Donald Trump has well documented links with the gangster capitalism Vladimir Putin heads.

When government shrinks, social spending cut, what rises is spending on surveillance, from which Silicon Valley will benefit.

Peter Thiel is reminiscent of the German industrialists who backed Adolf Hitler.

Capitalism ended in 2008. It has lost its ability to adapt.

A banking crisis led to an economic crisis, to a social crisis and now a global geo-political crisis.

TTIP is dead, CETA and TPP in final death throws.

The Soviet Union collapsed overnight. In 2017 we are likely to see the collapse of the EU. Brexit is now a side show. Italy is poised to hold a referendum on leaving the EU.

In Greece it was thought there may be a coup by the military. Democracy was destroyed by the EU.

Across the world there is now a grass roots reaction to neo-liberalism, which has led to a fall in living standards, transfer of wealth from poor to the rich, environmental destruction, global warming.

It is on the fringes we see collapse of Empire.

Blockadia represents the front line, often resembling a  war zone.

What are we do to do as capitalism collapses?

A  neo-Feudal system, oligarchs, politicians like Donald Trump and Vladimir Putin, the rest of society reduced to serfs?

Or a cooperative system, contribution to the sharing and collaborative commons?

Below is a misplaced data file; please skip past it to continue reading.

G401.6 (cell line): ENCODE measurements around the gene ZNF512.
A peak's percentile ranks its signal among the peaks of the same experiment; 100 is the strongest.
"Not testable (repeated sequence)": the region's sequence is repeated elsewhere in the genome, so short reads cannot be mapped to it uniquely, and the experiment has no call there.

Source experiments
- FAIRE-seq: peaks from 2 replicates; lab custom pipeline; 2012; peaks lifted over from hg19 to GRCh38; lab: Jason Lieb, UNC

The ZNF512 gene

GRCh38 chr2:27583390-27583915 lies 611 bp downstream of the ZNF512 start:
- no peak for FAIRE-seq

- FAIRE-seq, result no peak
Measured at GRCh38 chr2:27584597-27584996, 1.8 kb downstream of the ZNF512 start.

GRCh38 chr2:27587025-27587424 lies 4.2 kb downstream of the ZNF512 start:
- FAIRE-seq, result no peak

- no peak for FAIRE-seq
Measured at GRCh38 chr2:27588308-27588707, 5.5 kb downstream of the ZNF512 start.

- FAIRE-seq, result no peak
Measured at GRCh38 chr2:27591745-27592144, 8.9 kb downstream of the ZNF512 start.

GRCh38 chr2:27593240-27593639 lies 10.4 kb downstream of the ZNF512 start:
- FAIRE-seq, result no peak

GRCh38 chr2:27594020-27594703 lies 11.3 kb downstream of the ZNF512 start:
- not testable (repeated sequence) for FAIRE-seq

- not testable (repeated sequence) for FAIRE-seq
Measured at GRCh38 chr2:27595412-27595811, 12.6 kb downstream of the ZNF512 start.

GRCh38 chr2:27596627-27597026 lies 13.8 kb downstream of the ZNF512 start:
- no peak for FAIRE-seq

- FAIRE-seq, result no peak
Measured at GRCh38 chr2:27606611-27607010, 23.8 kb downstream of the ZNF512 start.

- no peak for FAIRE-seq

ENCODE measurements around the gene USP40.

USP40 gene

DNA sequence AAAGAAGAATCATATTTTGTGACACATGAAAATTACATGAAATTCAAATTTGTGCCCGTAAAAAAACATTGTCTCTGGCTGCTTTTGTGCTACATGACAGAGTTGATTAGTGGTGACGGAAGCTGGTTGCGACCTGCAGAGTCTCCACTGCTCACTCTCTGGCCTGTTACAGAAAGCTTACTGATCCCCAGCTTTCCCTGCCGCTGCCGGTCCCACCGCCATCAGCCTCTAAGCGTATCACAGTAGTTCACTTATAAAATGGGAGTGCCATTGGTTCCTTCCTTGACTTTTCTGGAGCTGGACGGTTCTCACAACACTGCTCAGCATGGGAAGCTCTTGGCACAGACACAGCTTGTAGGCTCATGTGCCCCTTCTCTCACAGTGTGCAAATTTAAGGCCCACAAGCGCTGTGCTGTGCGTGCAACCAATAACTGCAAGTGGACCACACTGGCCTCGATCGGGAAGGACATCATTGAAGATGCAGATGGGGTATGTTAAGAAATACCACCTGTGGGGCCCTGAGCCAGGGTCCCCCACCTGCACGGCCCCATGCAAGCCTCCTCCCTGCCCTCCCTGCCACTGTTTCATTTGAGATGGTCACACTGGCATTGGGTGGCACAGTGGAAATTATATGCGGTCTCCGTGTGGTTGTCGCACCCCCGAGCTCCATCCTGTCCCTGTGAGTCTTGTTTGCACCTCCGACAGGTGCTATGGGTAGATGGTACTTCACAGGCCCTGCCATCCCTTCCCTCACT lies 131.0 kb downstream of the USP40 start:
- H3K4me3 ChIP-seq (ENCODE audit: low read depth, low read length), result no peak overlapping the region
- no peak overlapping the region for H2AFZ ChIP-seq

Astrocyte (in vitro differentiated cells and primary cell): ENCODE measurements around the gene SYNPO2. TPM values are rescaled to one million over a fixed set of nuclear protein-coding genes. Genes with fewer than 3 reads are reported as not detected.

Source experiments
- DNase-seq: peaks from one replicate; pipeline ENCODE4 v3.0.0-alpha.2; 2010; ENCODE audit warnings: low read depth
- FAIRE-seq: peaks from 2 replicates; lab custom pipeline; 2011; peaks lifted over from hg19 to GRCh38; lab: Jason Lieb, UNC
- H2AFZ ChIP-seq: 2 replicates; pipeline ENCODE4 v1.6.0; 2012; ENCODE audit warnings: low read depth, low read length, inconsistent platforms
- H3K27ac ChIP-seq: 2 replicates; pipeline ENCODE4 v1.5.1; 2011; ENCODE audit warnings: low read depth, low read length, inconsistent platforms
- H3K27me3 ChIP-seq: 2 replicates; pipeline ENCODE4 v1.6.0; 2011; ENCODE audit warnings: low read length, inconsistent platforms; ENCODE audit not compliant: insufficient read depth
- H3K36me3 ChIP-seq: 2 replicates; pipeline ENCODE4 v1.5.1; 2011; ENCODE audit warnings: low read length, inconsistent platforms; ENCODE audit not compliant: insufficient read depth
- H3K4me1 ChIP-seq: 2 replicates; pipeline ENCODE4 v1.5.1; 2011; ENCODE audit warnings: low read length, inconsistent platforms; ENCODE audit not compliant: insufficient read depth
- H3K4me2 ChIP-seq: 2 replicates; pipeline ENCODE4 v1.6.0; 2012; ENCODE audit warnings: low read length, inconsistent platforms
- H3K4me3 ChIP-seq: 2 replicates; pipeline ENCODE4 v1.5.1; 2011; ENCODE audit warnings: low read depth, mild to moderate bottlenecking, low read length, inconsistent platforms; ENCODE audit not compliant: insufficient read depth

Paul Mason discussing Postcapitalism at De Balie

October 27, 2016
Paul Mason Postcapitalism discussion at De Balie

Paul Mason Postcapitalism discussion at De Balie

Capitalism ended in 2008. We are now in a post-capitalist world, a period of transition.

We have to decide what do we want.

Do we want a world of serfs working for apps, Uber, task rabbit, Deliveroo, atomised workers bidding against each other to drive wages below the minimum wage, of zero hours, bullshit jobs, of workers standing in the market place, the literal job market, hoping to be offered a job.

When a  worker offers his labour,  it is a perishable good, if not sold today, it cannot be sold tomorrow.

Or we can have a world of open source, peer-to-peer. sharing, collaborative commons, open coops.

The people who produce the wealth, are not sharing that wealth. In the US, wages have flat-lined since the 1970s. The wealth generated by a steady increase in productivity is flowing upwards to the one percent.

Capitalism is an adaptive system, that is how it has mange to survive.

Technological innovation, the railways, the steam engine, computers, the jet engine, lead to new periods of growth, 50 year Kondratieff cycles.

Since 2008, we have seen no new technological innovation, no growth.

In the past what spurred technological innovation and investment, was the high cost of wages. Now that wages are being kept low, there is no impetus to innovate. Robots could do many of the bullshit jobs, the only reason they do not, is because the cost of labour is so low.

Information flows freely, the price of information goods tends to zero. To counter this capitalism has monopolies, Draconian copyright and intellectual property legislation.